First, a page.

St. Francis Principal Retiring After 45 years
By Madeleine Berger | The Outlook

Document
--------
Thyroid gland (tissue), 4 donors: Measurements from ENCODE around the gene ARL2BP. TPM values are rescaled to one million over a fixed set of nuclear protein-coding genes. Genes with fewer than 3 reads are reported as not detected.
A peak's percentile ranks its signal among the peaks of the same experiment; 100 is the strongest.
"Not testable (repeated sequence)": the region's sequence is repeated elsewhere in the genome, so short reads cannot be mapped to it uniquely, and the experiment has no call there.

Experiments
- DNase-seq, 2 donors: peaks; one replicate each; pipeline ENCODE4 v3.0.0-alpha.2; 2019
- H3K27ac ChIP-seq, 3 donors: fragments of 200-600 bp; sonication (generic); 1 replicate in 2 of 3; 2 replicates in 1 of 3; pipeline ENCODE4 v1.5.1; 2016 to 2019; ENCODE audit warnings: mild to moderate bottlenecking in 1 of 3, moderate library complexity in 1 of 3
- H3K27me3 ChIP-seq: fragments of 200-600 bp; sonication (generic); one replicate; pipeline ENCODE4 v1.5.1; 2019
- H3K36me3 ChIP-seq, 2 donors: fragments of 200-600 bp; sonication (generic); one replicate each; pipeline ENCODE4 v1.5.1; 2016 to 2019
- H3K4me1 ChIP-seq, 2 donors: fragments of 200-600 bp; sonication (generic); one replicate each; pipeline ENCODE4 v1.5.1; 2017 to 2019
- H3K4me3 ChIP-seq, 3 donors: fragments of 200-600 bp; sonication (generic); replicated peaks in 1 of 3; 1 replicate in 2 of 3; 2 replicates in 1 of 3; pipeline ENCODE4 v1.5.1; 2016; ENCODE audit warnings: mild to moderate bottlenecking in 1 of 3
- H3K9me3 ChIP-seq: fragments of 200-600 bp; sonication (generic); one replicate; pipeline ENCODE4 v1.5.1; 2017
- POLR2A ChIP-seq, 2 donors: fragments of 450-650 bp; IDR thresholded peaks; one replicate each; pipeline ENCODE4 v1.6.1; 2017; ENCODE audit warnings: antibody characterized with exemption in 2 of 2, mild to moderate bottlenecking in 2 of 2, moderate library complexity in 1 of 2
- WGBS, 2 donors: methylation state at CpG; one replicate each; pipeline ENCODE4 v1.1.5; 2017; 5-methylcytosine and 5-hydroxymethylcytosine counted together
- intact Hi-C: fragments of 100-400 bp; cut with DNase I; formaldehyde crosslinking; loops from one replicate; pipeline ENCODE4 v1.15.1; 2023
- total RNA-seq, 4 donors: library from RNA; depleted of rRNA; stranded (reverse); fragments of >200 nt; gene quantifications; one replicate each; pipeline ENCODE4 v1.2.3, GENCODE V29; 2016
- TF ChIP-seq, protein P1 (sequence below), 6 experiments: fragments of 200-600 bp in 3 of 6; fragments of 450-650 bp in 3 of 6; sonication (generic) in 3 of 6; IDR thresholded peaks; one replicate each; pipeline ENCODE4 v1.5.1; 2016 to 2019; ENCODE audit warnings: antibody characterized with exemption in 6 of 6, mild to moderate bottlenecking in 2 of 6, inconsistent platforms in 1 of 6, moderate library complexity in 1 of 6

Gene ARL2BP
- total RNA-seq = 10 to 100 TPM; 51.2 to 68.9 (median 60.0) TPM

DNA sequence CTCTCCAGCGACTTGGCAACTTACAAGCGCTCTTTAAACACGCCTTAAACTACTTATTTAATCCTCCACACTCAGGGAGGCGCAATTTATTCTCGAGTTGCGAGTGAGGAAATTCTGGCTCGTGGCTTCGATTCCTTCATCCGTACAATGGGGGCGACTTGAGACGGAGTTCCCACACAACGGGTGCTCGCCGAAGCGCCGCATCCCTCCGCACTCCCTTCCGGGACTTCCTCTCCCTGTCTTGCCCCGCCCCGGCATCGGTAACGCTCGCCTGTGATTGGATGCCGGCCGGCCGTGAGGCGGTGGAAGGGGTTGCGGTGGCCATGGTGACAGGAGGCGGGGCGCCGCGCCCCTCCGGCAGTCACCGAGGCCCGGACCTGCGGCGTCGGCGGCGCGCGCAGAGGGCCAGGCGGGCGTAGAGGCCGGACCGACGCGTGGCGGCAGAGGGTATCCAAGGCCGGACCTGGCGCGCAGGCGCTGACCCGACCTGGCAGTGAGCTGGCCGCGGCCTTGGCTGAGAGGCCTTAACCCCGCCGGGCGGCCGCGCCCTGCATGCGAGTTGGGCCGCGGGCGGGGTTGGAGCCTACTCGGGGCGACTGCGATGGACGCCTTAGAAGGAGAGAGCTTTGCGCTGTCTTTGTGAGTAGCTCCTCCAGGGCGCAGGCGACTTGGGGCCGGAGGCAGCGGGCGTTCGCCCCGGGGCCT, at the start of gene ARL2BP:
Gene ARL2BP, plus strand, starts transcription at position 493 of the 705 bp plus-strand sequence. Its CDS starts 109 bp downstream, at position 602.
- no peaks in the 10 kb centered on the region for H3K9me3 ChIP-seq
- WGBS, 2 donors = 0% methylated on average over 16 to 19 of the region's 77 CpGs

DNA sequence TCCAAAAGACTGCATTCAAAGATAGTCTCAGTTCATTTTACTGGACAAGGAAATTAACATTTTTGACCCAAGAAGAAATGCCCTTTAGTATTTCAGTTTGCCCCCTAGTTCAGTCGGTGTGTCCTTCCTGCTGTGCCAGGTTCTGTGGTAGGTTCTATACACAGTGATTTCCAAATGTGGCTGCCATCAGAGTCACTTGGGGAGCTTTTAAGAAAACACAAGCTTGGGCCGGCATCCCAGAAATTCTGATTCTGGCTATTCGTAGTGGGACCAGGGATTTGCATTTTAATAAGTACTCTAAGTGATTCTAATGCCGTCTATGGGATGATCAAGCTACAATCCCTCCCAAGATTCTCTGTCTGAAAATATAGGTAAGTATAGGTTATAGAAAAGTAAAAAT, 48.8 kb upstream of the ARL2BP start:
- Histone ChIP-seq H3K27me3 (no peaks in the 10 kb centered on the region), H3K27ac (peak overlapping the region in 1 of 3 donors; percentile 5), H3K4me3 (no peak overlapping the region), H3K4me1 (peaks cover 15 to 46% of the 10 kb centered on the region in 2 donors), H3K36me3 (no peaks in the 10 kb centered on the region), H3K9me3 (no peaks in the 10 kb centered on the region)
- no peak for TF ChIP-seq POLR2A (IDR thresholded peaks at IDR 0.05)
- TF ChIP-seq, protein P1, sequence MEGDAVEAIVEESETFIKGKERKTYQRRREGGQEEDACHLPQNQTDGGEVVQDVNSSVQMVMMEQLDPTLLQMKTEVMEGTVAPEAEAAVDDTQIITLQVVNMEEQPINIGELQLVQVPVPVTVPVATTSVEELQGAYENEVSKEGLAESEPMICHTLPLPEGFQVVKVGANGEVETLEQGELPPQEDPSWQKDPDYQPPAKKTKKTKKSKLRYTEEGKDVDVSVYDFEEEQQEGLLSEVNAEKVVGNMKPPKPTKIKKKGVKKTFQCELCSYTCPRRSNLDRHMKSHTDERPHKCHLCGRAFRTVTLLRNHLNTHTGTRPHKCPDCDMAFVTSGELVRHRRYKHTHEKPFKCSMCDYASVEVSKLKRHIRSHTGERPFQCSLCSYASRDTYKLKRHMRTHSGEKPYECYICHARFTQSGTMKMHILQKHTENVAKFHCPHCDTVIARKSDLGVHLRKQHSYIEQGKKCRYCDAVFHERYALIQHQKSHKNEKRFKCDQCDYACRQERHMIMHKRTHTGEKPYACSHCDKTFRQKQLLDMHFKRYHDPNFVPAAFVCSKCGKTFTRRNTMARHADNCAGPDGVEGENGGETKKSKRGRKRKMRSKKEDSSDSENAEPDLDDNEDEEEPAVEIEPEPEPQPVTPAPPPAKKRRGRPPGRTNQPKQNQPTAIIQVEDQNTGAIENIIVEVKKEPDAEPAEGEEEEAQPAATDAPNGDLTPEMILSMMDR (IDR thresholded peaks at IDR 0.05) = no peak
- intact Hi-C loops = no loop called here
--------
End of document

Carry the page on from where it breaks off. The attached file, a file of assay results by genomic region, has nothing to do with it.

After serving the St. Francis High School community for nearly half a century, Principal Tom Moran will be retiring this month. Moran first joined St. Francis as an English teacher in 1975, and later served as dean of studies, vice principal of academics and baseball coach, where two of his star players reached the major leagues. In 1990, Moran briefly left St. Francis to become principal of Chaminade High School in West Hills. But by 1993, he was back at St. Francis, beginning his principal role that would last the final 30 years of his 45-year career on the school’s campus. “When St. Francis invited me to come back, I jumped. I just felt like this was home,” Moran said. Reflecting on his tenure at St. Francis, Moran highlights the relationships: “I’ve met so many incredible people — teachers that I worked with and Franciscans and coaches and parents and young men.” Some of his most cherished relationships have been with former students, and it is especially meaningful when Moran receives books authored by students he previously taught in English class. Whether it be going to alumni weddings or funerals, Moran remains a supportive figure for past, present and future St. Francis students. “The kids are at the center,” he emphasized. Moran also admires the schoolwide growth of St. Francis since 1975, noting its expanded opportunities in student leadership, fine arts, athletics and community service, which have “really developed to a point where this is a more comprehensive place for kids, and where everyone who comes to school here can find a place to belong,” he said. At the core of these extracurricular programs is spirituality, which is important to Moran on an individual level as a devoted Catholic, and also on an institutional level.